Intelligence agents of the British army and police helped Protestant extremists kill Catholics in the late 1980s, including a lawyer well-known for defending IRA suspects, a four-year official investigation concluded Thursday.

Sir John Stevens, commander of London's Metropolitan Police, said he documented widespread collusion in Belfast between the outlawed Ulster Defense Association and officers from the police Special Branch and the army's Force Research Unit.

Both units, Stevens said, had agents within all of Northern Ireland's outlawed paramilitary groups in hopes of preventing some killings. But, in what he called "a disaster" for the rule of law, they encouraged other attacks to go ahead.

Stevens' findings proved shocking and divisive at a moment when the British and Irish governments are pressing for a breakthrough in Northern Ireland peacemaking.

British-Irish plans for driving forward the province's 1998 peace accord have been postponed as government negotiators try to persuade the Irish Republican Army to disarm fully and its allied Sinn Fein party to accept the legitimacy of the police force.

But Stevens' report confirmed for many Catholics their long-held suspicions that law enforcement agencies had directed Protestant killers. His 30-strong team of detectives investigated suspected collusion in 26 murders mostly in the late 1980s.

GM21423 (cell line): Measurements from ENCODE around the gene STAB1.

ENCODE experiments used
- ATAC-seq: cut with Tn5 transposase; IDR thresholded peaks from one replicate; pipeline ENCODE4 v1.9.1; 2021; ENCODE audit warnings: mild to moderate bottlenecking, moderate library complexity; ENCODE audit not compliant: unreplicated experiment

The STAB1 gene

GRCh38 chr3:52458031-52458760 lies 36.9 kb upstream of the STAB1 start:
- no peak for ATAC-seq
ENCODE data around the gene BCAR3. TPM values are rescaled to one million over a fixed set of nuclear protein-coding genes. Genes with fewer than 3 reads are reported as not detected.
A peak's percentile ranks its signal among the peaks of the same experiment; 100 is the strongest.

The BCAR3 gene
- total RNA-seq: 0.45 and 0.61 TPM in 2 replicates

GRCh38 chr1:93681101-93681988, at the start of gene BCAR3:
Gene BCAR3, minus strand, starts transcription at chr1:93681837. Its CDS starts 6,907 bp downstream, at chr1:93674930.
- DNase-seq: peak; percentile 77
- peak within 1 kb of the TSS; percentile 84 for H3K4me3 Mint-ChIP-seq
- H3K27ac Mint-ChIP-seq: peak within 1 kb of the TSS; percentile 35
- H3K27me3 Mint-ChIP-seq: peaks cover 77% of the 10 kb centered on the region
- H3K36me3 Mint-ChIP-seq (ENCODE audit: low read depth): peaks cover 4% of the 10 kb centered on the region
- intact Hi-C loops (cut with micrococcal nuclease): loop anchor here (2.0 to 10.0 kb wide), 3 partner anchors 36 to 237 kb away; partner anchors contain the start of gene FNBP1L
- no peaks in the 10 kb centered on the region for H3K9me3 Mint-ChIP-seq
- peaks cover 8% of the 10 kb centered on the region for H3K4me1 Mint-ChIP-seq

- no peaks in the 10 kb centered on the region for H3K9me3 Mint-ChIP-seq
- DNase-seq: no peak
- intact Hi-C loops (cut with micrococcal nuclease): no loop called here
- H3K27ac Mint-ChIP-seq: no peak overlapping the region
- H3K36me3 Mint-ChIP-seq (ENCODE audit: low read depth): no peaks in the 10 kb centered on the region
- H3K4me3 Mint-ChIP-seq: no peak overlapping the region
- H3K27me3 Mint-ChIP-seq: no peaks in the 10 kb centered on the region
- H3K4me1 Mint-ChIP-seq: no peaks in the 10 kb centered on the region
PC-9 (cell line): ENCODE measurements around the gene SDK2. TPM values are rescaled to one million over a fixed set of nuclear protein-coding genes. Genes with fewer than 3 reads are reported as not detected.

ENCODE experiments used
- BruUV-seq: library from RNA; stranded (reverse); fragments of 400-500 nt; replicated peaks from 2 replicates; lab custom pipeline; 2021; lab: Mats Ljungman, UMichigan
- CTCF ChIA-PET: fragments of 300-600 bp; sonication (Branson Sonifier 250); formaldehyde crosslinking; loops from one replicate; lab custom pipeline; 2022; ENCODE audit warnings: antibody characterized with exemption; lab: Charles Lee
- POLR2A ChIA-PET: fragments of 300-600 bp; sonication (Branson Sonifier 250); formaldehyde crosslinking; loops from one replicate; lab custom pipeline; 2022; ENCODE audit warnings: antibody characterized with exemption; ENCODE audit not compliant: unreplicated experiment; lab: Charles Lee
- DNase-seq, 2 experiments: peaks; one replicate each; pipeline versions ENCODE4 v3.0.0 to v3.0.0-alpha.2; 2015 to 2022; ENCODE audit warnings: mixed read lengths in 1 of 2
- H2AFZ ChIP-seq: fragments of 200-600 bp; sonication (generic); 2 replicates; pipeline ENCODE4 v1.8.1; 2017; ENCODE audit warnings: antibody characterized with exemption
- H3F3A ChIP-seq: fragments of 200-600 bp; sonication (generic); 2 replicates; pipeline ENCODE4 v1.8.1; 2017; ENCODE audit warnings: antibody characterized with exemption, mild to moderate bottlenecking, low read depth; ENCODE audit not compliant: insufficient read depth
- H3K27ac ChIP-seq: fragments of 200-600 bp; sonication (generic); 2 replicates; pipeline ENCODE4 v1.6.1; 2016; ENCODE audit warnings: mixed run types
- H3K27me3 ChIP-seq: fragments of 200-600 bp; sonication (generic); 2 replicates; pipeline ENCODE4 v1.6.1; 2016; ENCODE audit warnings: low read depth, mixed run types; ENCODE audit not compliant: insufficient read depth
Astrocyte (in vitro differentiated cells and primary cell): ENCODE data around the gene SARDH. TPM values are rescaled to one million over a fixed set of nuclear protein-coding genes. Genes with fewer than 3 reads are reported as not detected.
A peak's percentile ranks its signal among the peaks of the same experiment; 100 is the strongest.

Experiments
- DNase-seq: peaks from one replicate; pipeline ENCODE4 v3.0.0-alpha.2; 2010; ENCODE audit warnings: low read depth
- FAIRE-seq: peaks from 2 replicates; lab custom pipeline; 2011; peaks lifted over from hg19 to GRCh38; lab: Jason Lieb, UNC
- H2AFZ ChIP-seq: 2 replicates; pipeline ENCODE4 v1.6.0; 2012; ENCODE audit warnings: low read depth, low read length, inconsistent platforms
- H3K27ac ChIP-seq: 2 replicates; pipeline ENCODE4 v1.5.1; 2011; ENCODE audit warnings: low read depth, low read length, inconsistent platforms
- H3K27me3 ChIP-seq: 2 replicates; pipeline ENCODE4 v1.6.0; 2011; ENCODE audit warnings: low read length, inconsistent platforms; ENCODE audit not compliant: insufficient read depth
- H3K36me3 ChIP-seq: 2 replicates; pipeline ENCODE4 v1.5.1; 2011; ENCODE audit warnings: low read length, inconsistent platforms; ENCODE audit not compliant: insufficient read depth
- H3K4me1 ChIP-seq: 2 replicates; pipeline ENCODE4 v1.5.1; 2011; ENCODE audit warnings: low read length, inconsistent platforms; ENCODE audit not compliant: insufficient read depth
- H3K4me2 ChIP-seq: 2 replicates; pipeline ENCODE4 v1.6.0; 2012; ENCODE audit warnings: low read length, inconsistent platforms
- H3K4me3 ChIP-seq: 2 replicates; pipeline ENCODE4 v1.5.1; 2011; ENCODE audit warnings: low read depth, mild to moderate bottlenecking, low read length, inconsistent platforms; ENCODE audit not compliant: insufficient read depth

Stevens said moles within the Ulster Defense Association had been encouraged "to commit criminal acts and get involved in murders," among them the killing of attorney Pat Finucane.

The security forces' knowledge of plans to attack Finucane meant it "could have been prevented," Stevens said.

Finucane, 38, who had three brothers in the IRA and specialized in defending IRA members, was shot by two UDA gunmen as he sat down to dinner with his wife and children in February 1989. He was the first lawyer slain in the 35-year conflict over this British territory that has claimed more than 3,600 lives.

UDA members "were given information and equipped with weapons and directed towards targets that the British government wanted out of the way," said Michael Finucane, one of the victim's sons and also a lawyer.

Stevens, who has led three probes of collusion in Northern Ireland since 1989, told reporters that the collusion with terrorists "was systemic" in the late 1980s within the army's Force Research Unit.

He said Special Branch officers were paying at least two Belfast UDA members for tipoffs and other information. But Stevens's 20-page summary didn't name any collusion suspects.

A previous Stevens-led probe exposed the army unit's senior agent in the UDA, Brian Nelson. His job within the UDA was to identify targets and research means of killing them.

Nelson, convicted in 1992 on five counts of conspiracy to murder, was paroled in 1997 and died last Friday of a brain hemorrhage.

Stevens said Nelson's tipoffs prevented two UDA attacks, one of them aimed at Sinn Fein party leader Gerry Adams. But he said many secrets must have died with Nelson.